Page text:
4) College

The transition from high school to college, literally, or in the education of the depressive, is a big one, entailing more self-determination, more acceptance and navigation of ambiguity and uncertainty, and a deeper look into the nature of this human reality, and into the depths of depression.

So for the depressive, college is where depression has been defined, and where they have learned more stable and reliable ways of managing the moods. Yet, with this stability comes the ability to perceive more subtle ways in which depression is functioning and influencing one’s life. It also is where one begins to see the limitations of our coping skills. Where the powerful CBT technique of “rational response” to negative thoughts has been effective, we start seeing that we can feel depression even when we’re diligently practicing such skills. We start realizing, by practicing our own self-observation, that depression has influenced us in deeper ways than we knew.

As with the literal transition to college, one can experience a big shock: “I thought I knew exactly where I was!” Inevitably, every transition comes with a measure of disorientation.

Here is where control itself starts coming into serious question.

In high school, control over the depression was a necessary attainment. Without it, it’s like trying to learn to swim while still not knowing how to keep our head above water. But when it comes to swimming, trying to control the water itself is going to actually have you swallowing a lot of H2O. Just when you thought you’d learned a complete control, and had beaten the enemy, you start seeing that that very control is dragging you down.

So the “college” of depression starts with a recognition of this contradiction: the control that was so helpful, starts showing up as more and more unhelpful. Then comes the movement through the grades of college, which is the mapping of this deeper aspect of depression, and therefore calls for a different skill set to be developed (earlier on with the real sense of, “like it or not”). This skill is that of acceptance and surrender, which is there embedded in the mindfulness practice that began in high school, but which only shows itself fully as the control aspect of mindfulness starts giving way to the acceptance.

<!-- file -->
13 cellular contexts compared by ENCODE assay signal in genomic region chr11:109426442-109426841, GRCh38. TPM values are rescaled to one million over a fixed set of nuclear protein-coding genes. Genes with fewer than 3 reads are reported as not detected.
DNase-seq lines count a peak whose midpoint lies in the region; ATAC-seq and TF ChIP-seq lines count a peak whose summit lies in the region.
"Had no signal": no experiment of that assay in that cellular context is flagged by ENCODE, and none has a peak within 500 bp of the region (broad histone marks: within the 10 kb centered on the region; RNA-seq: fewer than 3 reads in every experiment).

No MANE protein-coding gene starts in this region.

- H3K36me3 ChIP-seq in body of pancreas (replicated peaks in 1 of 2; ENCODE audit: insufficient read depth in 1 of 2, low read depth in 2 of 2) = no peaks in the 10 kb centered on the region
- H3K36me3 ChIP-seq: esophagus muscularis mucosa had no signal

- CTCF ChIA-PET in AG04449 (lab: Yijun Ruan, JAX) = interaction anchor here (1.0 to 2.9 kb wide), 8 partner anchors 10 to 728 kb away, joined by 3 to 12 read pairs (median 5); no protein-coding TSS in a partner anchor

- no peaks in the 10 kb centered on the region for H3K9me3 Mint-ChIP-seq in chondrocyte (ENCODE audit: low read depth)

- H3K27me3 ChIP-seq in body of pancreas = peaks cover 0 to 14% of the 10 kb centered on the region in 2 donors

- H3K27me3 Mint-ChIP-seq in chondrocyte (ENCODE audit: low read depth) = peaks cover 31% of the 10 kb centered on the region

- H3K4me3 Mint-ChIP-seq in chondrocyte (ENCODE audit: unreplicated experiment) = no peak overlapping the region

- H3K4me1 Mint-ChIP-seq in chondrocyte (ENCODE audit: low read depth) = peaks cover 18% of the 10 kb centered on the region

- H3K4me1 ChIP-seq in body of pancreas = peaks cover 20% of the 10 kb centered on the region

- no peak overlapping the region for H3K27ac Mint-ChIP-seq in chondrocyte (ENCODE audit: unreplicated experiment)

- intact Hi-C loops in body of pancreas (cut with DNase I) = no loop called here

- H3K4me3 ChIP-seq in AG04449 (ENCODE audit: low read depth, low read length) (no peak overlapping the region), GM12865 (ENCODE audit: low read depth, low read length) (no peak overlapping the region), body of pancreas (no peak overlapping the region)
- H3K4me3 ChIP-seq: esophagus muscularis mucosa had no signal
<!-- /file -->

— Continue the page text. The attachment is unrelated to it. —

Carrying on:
This is not easy.

It’s not easy because the letting go of control is not a choice, but more like the relaxation of a Charley horse: it takes time, massaging, and relaxing of the body. In fact, the thought that we can choose acceptance is itself another attempt to control, because the mind thinks, “I am going to be in control of not controlling!” To lose this can feel like a deep, deep threat to our lives. Letting go is fine if we’re on level ground, but it takes on a different meaning when it feels like we are hanging off a cliff.

So this progress through college is the deepening of our understanding of what acceptance actually is, how to let it arise (rather than make it happen), and especially how our essential self survives even when we are not in control mode. We learn that control, and the attempt and “failure” to control that which can’t be controlled–i.e., life–is the heart of the problem with depression, and that only acceptance and surrender can get at the root issue.

Then what we learn, getting towards graduation, is that actually we do have to control, but only certain things, and only in the way that a surfer controls surfing: by knowing the waves intimately, by accepting their autonomous nature and logic, and by adapting action and response to what’s given by the ocean, and seeing how that is actually what allows the deepest levels of communion and artistry. The notion of control itself goes through a transformation, from domination to responsiveness. Which is only possible inasmuch as acceptance has deepened, and one knows more and more profoundly that who we are is actually magnified and clarified by virtue of practicing surrender.